North Dakota, my Grandfather, Lambert Miller

Lambert came over with his eldest, married brother in 1899. Lambert was 18 years old and too young to claim land. He wouldn’t be able to claim until he was 21 years old. He is on the 1900 North Dakota census as brother of Balzar in Stutsman County outside Bismarck.

In 1900 he married Katherine (Folk – Volk) in Bismarck. He is listed with his wife Kate on the Jefferson County 1910 census with five of their eleven children including my father Wilhelm (William).

Lambert and Katherine Miller
Grandma and Grandpa (Lambert and Katherine) Miller

Their determination and back-breaking work has no comprehension in today’s immigration requirements. Imagine no towns, villages or cities and barren tightly bound ‘prairie wool’ land with no machinery other than a plow pulled by a horse or oxen to break it. Think of no modern conveniences such as hydro, running water or furnaces. They often built one room sod huts to house their numerous children since there were no trees in many areas. The children all worked from an early age in what would be considered child abuse by today’s standards. They would wash clothes using a scrub-board and gathering wood and kindling then putting it into a stove to make the oven temperature ‘just right’. My ancestors were fabulous cooks. I will never understand the talent it would require to be so. From cookies that melted in your mouth to strudels and kuchen and ‘home-made’ sausage I can honestly say that the food my grandmother, my aunts and my mother created was the tastiest food I ever had in my life.

Grandma and Grandpa Miller
Grandma and Grandpa Miller

The livestock had to be fed daily – in the darkness or the freezing temperatures of winter. To neglect them was not an option if you wanted to eat. There were no grocery stores and you had to live on whatever food you raised or grew.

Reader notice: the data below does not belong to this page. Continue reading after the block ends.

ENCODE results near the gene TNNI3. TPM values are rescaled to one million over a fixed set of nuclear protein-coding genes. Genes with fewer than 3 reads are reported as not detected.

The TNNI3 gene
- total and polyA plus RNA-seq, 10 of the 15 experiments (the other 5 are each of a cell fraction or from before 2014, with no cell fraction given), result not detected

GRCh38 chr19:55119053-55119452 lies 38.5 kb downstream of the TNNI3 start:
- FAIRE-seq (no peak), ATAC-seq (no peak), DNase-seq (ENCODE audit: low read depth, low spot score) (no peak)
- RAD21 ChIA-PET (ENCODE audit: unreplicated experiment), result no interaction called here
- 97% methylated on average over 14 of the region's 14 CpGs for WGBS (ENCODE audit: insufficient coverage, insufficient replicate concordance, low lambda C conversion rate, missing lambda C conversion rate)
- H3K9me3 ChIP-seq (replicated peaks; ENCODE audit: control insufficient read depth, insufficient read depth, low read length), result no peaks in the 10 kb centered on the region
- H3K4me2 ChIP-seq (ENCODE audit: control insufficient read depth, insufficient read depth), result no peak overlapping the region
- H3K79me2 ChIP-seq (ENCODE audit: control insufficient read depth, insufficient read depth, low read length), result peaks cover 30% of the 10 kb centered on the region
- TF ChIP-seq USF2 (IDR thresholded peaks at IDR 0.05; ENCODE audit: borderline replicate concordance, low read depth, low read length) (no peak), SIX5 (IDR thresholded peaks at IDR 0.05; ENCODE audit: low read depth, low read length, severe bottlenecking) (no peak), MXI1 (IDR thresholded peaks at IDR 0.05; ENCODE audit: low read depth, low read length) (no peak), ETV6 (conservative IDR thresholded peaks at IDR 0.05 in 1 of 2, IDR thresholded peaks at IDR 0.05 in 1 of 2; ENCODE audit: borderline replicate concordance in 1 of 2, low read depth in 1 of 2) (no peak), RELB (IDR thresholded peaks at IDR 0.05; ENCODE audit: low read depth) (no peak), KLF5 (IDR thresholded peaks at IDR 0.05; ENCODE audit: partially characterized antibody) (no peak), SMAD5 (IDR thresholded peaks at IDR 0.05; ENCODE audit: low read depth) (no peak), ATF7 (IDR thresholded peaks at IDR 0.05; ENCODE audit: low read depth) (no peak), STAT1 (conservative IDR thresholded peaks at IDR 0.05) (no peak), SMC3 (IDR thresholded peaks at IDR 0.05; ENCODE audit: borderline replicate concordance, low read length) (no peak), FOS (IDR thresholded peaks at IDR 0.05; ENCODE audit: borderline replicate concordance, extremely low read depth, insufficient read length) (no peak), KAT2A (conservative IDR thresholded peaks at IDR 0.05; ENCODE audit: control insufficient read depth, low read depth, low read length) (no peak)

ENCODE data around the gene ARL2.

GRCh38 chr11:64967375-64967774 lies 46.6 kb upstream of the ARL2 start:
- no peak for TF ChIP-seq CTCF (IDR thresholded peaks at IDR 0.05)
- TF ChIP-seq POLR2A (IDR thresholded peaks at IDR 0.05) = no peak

Now many people idealize this way of life – thinking it both simple and romantic. It is my belief there are very, very few people today that wouldn’t starve to death and fail. They wouldn’t have a clue of where to start from absolutely ‘nothing’. Yet our ancestors not only managed to survive – but they built their homes, churches and schools. They created prosperous fields and clean towns in barren lands. I hope and pray that their morals, principals and knowledge will continue into the future.

Letters from ‘Der Staats-Anzeiger’ – a German newspaper published in Bismarck, North Dakota says Lambert moved to Canada in 1914. Lambert Miller is listed in the Maple Creek 1916 Census. He is listed with Kate/wife and seven of his eleven children.

Lambert is also listed in letters as one of the people involved in building a Catholic Church in Neuliebenthal, Saskatchewan and then as one of the Trustees.

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